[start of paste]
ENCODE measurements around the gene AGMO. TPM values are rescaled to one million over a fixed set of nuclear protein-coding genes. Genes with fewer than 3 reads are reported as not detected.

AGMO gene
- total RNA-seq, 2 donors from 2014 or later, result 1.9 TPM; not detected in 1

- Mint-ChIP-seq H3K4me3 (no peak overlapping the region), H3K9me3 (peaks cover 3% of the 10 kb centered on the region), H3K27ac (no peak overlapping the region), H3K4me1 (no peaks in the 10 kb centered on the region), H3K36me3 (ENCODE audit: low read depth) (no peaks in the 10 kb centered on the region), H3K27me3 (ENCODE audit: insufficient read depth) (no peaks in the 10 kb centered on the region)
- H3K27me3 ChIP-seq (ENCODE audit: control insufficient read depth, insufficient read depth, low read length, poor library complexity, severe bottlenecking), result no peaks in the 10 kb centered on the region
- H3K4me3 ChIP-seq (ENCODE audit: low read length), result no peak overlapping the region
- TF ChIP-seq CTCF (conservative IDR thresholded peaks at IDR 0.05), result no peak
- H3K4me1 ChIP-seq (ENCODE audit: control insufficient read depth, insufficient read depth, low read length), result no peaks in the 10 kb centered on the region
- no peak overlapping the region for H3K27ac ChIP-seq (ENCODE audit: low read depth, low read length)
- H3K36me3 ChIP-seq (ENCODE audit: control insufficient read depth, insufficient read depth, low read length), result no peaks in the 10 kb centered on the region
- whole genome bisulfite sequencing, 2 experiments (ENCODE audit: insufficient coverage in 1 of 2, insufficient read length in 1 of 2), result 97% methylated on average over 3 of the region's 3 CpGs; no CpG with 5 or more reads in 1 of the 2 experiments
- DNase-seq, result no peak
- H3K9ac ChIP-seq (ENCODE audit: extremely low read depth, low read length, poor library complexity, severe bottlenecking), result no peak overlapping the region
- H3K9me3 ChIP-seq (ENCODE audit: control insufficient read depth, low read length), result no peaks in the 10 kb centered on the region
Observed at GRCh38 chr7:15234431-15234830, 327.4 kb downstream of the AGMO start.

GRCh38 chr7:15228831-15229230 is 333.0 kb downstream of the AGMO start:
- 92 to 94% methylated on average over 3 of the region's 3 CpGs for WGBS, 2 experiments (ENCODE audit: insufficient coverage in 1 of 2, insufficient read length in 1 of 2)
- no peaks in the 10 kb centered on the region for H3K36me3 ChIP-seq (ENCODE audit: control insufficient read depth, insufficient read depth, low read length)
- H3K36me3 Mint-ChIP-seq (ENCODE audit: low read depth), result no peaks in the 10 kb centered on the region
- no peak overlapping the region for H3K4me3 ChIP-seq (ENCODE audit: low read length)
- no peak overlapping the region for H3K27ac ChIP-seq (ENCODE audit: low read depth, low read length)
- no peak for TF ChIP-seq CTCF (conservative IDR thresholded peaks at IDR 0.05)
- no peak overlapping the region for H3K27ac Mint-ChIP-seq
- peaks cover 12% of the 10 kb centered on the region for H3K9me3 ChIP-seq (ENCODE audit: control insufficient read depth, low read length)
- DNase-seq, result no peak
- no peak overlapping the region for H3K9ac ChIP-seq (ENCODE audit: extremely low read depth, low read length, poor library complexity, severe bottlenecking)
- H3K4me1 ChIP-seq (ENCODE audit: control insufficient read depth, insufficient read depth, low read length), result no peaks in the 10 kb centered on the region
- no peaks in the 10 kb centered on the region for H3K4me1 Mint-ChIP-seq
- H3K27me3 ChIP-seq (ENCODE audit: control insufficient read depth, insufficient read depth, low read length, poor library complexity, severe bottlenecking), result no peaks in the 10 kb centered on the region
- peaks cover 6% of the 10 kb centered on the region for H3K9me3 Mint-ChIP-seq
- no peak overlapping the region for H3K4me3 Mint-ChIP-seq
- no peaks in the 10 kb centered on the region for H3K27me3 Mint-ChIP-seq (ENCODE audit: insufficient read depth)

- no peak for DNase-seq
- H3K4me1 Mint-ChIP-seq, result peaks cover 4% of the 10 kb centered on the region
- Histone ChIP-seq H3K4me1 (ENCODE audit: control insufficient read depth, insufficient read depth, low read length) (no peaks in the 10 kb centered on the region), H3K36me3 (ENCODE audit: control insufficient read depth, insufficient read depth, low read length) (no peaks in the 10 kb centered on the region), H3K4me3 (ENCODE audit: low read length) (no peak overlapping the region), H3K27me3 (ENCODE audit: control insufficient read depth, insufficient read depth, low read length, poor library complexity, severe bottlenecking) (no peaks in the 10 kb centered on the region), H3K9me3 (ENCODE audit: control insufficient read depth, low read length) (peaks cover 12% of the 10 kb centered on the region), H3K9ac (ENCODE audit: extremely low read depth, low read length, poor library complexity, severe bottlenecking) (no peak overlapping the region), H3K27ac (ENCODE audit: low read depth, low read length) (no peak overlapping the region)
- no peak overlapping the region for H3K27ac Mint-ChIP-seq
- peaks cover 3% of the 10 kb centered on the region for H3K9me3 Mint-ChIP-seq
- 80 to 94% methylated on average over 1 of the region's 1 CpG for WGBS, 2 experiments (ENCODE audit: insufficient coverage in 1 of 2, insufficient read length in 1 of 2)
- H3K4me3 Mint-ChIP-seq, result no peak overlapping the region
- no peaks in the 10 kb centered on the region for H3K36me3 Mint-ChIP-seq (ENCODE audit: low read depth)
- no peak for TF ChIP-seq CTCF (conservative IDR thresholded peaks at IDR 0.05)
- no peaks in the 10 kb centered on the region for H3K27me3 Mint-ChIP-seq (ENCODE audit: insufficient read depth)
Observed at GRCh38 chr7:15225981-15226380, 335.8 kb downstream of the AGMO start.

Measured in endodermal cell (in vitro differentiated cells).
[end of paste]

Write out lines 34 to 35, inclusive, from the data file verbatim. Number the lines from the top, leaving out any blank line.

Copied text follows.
- H3K4me1 Mint-ChIP-seq, result peaks cover 4% of the 10 kb centered on the region
- Histone ChIP-seq H3K4me1 (ENCODE audit: control insufficient read depth, insufficient read depth, low read length) (no peaks in the 10 kb centered on the region), H3K36me3 (ENCODE audit: control insufficient read depth, insufficient read depth, low read length) (no peaks in the 10 kb centered on the region), H3K4me3 (ENCODE audit: low read length) (no peak overlapping the region), H3K27me3 (ENCODE audit: control insufficient read depth, insufficient read depth, low read length, poor library complexity, severe bottlenecking) (no peaks in the 10 kb centered on the region), H3K9me3 (ENCODE audit: control insufficient read depth, low read length) (peaks cover 12% of the 10 kb centered on the region), H3K9ac (ENCODE audit: extremely low read depth, low read length, poor library complexity, severe bottlenecking) (no peak overlapping the region), H3K27ac (ENCODE audit: low read depth, low read length) (no peak overlapping the region)